Darryl Marsh: Engaging everyone
Cyber security expert in ORAU's Cincinnati office has turned life-long interest in caving into opportunity to help beginning cavers
Darryl Marsh’s volunteer spirit was born during his Boy Scout days. “I looked up to many of my troop leaders and definitely gained a lot of wisdom from them,” said Marsh, who rose to the rank of Eagle Scout.
Marsh, a Cincinnati native, works at ORAU’s Cincinnati office as a section manager for Cyber and Information Security on the Dose Reconstruction Project for NIOSH.
“Originally, I found myself volunteering in college because it was a requirement of my scholarship,” Marsh said. He was a driver for a free, student-run taxi service at the University of Cincinnati. Marsh did more than the required hours because he felt a great sense of accomplishment. “I had more focus and meaning in life. Also, I became more social and learned new skills,” he recalled.
After college, his volunteer efforts grew, and he began serving at the Cincinnati Children’s Hospital, Ronald McDonald House Charities and a nonprofit, no-kill cat shelter.
Ten years ago, he found his true passion.
“I was very fortunate to get into the caving community through the Greater Cincinnati Grotto, a chapter of the National Speleological Society,” he said. Marsh had taken walking tours in caves as a Cub Scout, but with the caving community, he went off the charted path. Wild caving calls for exploring unmarked passageways, scaling rock formations, and crawling and squeezing into narrow, muddy chambers. Often these adventures are done in caves on private land, rather than caves open to the public.
Marsh leads the chapter’s outreach program, Let’s Go Caving, to teach beginning cavers.
“Caving is a noncompetitive team sport where we support each other in a safe, conservation-minded manner. It is about education, discovery and recreation,” said Marsh, explaining that short nature lessons describe the animal inhabitants and geology of the caves. Many excursions are held at the Great Saltpetre Cave Preserve, located near Mt. Vernon, Kentucky.
Guides volunteer their time, and equipment is provided to participants, so the day-long activities are offered free of charge. “We schedule youth and adult adventure and education groups, as well as individuals coming on their own,” he said.
The organized groups may be Girl Scout troops or economically disadvantaged, inner city youth groups, or groups of young men who have previously spent time in juvenile detention. The groups share the experience with others in the community. “We hold ‘icebreakers’ so people can learn about one another,” Marsh said.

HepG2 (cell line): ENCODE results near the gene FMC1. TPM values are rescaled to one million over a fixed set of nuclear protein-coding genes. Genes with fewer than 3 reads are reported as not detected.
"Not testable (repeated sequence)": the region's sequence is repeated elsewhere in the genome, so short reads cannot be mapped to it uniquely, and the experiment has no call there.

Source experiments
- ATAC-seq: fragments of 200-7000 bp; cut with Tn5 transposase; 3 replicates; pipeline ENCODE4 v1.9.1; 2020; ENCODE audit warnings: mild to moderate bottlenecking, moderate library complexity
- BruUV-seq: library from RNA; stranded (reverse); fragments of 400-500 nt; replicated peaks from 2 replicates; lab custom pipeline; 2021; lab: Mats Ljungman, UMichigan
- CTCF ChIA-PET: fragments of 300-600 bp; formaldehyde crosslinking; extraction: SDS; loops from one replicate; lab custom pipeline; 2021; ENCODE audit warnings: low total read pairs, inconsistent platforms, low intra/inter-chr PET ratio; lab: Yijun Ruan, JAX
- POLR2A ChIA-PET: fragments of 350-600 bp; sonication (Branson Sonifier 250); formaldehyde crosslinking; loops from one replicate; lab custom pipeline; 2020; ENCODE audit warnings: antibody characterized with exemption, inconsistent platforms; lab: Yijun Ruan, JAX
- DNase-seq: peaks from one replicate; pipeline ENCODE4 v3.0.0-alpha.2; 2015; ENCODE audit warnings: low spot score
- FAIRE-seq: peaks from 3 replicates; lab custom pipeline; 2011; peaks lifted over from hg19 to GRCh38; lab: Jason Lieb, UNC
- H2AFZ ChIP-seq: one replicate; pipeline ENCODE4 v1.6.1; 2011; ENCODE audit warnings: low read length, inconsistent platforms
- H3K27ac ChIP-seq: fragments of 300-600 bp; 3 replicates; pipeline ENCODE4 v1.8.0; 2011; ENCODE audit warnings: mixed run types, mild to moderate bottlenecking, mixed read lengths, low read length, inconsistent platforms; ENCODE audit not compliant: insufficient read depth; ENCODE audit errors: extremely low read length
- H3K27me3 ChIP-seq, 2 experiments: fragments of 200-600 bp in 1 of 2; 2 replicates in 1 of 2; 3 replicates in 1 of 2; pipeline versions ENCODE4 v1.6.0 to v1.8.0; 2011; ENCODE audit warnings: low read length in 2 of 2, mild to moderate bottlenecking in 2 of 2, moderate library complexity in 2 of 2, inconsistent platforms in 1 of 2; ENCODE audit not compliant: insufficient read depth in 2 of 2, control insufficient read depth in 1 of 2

“Our goal is to allow people to interact and enjoy nature, and also to gain confidence by learning new skills and growing new friendships,” said Marsh. “Caving has definitely helped me build my confidence.”
Marsh and fellow cavers came to a consensus about specifically reaching out to members of the LGBTQ+ community. “It is a growing trend in our country to move steps beyond diversity and also have inclusion and engagement,” he said. “We foster a caring environment where everyone feels comfortable to join us as they expand their comfort zone,” he said. The cavers’ efforts have received positive response.
He feels satisfaction that many beginner participants stay with the program and sometimes become guides. “They have found their outlet and now help others in the community,” Marsh said. “That’s what rewards me the most.”
More than caving
Marsh’s desire to help others expands every year, and he channels his energy into outdoor activities and citizen science. In addition to his caving adventures, he takes water samples for the Upper Cumberland River Watershed Watch to gauge water quality. He assists with the Clifton Deer Fertility Control Pilot Program, a five-year research study to control white-tailed deer populations. His role as deer transporter involves moving sedated deer from fields to surgery for sterilization and then to recovery sites. Also, he volunteers for the Ohio Division of Wildlife to conduct acoustic surveys to monitor changes in bat populations. He is a crew member with Living Lands and Waters during its annual Ohio River cleanup events.